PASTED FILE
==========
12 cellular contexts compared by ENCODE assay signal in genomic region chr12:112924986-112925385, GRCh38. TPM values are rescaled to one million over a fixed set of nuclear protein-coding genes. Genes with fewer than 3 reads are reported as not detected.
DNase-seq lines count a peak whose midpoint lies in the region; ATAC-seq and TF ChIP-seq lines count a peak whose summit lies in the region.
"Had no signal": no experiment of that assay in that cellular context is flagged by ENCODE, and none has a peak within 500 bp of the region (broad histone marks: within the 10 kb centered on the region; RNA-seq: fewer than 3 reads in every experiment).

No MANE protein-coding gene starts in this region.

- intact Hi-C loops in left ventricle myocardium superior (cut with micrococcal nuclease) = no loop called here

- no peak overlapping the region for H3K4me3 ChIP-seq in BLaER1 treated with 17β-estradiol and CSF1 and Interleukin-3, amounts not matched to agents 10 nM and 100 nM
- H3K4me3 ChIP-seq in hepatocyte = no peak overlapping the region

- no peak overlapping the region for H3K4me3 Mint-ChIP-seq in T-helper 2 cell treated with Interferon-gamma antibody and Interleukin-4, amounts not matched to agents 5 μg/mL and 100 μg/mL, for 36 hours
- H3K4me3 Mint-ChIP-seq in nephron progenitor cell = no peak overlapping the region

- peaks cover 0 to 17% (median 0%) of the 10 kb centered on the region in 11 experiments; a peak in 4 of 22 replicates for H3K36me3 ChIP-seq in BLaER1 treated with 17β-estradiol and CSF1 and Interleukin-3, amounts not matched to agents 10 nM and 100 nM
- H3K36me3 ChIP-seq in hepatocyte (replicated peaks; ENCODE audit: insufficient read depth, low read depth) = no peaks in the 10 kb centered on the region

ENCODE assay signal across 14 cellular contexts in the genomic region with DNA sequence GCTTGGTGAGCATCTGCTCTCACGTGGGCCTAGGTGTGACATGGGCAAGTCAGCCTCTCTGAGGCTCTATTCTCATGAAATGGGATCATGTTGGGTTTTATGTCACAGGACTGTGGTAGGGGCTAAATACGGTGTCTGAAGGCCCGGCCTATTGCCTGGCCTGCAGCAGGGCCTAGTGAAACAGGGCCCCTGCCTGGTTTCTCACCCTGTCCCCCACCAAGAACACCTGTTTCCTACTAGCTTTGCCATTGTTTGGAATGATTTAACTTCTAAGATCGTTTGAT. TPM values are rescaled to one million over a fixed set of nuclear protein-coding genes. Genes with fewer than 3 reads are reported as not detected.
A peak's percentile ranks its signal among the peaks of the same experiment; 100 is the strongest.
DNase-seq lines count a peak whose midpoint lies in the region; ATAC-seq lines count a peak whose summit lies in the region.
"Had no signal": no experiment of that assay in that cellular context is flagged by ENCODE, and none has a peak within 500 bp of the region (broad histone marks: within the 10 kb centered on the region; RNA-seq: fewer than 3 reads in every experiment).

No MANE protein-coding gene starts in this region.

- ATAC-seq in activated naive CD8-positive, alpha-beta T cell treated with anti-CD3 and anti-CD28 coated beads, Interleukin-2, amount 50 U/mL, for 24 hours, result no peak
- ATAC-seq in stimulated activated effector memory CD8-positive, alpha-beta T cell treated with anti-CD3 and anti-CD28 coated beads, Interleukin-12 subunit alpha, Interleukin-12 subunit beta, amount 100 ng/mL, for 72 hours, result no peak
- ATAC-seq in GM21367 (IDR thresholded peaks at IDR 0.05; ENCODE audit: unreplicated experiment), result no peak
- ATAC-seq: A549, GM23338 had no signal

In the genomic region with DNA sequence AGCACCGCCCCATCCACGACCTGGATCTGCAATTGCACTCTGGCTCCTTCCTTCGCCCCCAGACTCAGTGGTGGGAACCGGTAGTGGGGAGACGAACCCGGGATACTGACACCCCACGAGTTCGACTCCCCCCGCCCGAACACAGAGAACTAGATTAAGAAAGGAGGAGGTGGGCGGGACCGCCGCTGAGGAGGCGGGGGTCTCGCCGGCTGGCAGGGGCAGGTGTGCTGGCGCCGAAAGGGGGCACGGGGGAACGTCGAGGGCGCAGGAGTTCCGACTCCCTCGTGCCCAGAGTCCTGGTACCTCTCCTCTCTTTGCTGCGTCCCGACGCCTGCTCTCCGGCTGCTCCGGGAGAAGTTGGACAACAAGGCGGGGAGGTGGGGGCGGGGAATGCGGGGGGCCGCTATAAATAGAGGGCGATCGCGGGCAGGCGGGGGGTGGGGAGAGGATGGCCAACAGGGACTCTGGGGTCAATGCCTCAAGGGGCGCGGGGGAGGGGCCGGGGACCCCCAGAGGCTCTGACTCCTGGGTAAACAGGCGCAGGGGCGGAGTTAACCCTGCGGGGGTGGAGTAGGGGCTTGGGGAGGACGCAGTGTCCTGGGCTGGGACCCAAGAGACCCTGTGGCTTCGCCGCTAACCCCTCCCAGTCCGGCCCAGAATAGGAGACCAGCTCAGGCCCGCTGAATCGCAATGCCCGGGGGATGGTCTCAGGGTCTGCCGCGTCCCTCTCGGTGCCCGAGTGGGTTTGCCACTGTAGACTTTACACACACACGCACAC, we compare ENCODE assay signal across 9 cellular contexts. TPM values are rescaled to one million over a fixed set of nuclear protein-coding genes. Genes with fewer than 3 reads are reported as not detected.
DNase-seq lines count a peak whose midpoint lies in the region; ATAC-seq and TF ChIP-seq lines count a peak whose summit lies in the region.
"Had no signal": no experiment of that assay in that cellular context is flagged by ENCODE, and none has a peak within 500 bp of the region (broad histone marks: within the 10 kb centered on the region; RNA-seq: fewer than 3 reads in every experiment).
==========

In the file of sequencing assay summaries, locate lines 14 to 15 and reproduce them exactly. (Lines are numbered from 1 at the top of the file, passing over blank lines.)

DNase-seq lines count a peak whose midpoint lies in the region; ATAC-seq lines count a peak whose summit lies in the region.
"Had no signal": no experiment of that assay in that cellular context is flagged by ENCODE, and none has a peak within 500 bp of the region (broad histone marks: within the 10 kb centered on the region; RNA-seq: fewer than 3 reads in every experiment).